Planning Matter: Acting With Things by Robert A. BeauregardPlanning Matter: Acting With Things by Robert A. Beauregard

Planning Matter: Acting With Things

byRobert A. Beauregard

Paperback | November 3, 2015

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City and regional planners talk constantly about the things of the world—from highway interchanges and retention ponds to zoning documents and conference rooms—yet most seem to have a poor understanding of the materiality of the world in which they’re immersed. Too often planners treat built forms, weather patterns, plants, animals, or regulatory technologies as passively awaiting commands rather than actively involved in the workings of cities and regions.

In the ambitious and provocative Planning Matter, Robert A. Beauregard sets out to offer a new materialist perspective on planning practice that reveals the many ways in which the nonhuman things of the world mediate what planners say and do. Drawing on actor-network theory and science and technology studies, Beauregard lays out a framework that acknowledges the inevitable insufficiency of our representations of reality while also engaging more holistically with the world in all of its diversity—including human and nonhuman actors alike.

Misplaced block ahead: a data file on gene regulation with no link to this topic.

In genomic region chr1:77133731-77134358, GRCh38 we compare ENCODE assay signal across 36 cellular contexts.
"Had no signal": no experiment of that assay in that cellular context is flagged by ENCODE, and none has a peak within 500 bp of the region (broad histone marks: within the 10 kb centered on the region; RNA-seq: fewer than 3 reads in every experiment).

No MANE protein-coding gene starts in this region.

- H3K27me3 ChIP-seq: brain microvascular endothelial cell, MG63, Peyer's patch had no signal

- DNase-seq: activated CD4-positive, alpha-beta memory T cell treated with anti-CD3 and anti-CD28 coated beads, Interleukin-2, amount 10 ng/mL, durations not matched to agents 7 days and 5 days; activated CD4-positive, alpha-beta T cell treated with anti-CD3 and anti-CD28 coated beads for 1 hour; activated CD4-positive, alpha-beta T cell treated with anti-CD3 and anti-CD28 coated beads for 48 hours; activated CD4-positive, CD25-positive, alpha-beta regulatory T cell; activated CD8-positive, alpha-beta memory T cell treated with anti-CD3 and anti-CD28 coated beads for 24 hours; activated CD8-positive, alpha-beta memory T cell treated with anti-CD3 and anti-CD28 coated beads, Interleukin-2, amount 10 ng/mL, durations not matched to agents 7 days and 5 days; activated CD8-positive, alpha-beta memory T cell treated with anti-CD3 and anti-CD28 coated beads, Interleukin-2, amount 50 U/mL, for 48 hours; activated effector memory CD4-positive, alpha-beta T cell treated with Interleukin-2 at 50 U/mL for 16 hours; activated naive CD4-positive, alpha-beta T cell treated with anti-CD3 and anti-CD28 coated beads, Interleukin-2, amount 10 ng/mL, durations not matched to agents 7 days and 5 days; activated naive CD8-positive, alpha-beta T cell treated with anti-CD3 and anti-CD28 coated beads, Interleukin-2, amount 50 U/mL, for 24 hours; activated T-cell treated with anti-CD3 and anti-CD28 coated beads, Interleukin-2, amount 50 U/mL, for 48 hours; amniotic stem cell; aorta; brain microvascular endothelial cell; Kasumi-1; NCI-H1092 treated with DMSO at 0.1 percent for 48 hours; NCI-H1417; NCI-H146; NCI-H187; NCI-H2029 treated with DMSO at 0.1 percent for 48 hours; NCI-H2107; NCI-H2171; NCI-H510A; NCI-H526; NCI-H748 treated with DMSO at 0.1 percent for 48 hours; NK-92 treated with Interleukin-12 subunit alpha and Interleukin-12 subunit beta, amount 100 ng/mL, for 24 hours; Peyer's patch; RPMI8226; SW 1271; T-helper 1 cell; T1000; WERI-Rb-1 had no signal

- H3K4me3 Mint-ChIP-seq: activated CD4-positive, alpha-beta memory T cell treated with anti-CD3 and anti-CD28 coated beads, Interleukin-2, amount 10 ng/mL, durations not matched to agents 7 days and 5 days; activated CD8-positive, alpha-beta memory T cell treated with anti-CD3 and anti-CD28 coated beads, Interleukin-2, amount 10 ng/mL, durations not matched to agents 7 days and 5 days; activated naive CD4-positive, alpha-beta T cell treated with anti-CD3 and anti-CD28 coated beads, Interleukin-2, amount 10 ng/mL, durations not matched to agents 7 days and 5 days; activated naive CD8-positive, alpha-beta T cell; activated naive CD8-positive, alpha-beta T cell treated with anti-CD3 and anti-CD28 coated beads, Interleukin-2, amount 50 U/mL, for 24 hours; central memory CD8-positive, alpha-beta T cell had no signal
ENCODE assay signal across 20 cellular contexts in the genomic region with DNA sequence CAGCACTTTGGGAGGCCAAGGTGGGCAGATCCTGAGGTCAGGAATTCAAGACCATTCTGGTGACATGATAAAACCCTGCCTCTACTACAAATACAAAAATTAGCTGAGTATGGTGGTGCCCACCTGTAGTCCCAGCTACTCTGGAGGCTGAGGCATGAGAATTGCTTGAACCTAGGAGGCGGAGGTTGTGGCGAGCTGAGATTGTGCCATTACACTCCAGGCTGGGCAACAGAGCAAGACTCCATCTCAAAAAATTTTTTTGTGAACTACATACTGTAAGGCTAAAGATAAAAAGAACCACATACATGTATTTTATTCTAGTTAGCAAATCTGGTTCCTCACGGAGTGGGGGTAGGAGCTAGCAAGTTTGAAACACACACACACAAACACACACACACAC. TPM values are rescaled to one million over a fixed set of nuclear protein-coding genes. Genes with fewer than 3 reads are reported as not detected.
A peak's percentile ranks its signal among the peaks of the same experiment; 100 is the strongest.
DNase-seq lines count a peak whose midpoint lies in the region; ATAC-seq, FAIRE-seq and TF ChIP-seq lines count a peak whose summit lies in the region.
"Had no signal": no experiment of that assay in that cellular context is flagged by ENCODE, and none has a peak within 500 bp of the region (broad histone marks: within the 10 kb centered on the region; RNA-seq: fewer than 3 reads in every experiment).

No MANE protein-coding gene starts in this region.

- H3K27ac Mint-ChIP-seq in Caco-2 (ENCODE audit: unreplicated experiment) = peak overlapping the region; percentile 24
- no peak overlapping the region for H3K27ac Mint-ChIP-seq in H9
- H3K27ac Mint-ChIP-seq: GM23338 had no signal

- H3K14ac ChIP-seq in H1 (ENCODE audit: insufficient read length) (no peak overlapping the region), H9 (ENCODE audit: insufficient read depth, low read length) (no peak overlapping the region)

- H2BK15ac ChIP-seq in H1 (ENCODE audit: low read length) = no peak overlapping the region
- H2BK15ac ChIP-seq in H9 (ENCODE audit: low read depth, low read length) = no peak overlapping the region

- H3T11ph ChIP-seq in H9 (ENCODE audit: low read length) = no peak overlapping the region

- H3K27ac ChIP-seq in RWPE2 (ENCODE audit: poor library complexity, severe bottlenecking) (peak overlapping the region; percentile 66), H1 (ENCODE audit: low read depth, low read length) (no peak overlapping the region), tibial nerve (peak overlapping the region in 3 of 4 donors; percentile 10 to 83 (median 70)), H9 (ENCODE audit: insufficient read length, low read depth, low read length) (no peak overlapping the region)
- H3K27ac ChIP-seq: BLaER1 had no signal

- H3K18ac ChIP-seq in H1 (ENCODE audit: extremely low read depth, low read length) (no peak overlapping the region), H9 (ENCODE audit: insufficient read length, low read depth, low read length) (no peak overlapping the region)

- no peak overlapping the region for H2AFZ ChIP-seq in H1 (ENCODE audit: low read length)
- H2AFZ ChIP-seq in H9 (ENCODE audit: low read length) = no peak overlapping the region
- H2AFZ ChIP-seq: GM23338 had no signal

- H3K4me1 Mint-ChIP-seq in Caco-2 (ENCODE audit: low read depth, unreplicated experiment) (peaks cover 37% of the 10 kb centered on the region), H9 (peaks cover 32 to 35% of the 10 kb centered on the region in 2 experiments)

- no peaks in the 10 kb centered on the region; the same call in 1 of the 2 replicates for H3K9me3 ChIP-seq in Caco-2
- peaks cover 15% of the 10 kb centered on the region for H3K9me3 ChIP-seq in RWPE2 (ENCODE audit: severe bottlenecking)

Robert A. Beauregard is professor of urban planning in the Graduate School of Architecture, Planning, and Preservation at Columbia University. He is the author of When America Became Suburban and Voices of Decline: The Postwar Fate of U.S. Cities.
Title:Planning Matter: Acting With ThingsFormat:PaperbackDimensions:264 pages, 9 × 6 × 0.6 inPublished:November 3, 2015Publisher:University Of Chicago PressLanguage:English

The following ISBNs are associated with this title:

ISBN - 10:022629739X

ISBN - 13:9780226297392

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Table of Contents


1 Ontographies
2 Talk, Action, and Consequences
3 Planning with Things
4 Neglected Places of Practice
5 Distributed Morality
6 Truths and Realities
7 Planning in an Obdurate World
8 Temporalities
9 Unfulfi lled Promise
10 The Worldliness of Planning Theory
11 Planning Will Always Be Modern

Cited Index


Editorial Reviews

“Planning Matter goes back to some of its roots and does away (at least partly) with the new materialist experiment. It ends up advocating for the modernist aspiration of civic duty of the planner, but with a focus on ‘hybridizing’ rather than simply ‘purifying’ as the planner-as-modernist-organizer was. In a sense, the attempt at a ‘third’ materialism in the theory of planning espoused in the introduction is partly successful here, but the reader might ultimately be left wondering how to apply such an approach. Inevitably, at a second read and as in any good movie with a final twist, the book might in fact appear more of a thought experiment than a new theory of planning. Nevertheless, as a ‘Sixth Sense’ book offering an unexpected end and a relatively new sensibility (for planning practice), Beauregard’s Planning Matter certainly stands up as one of the most interesting reads of the last few years.”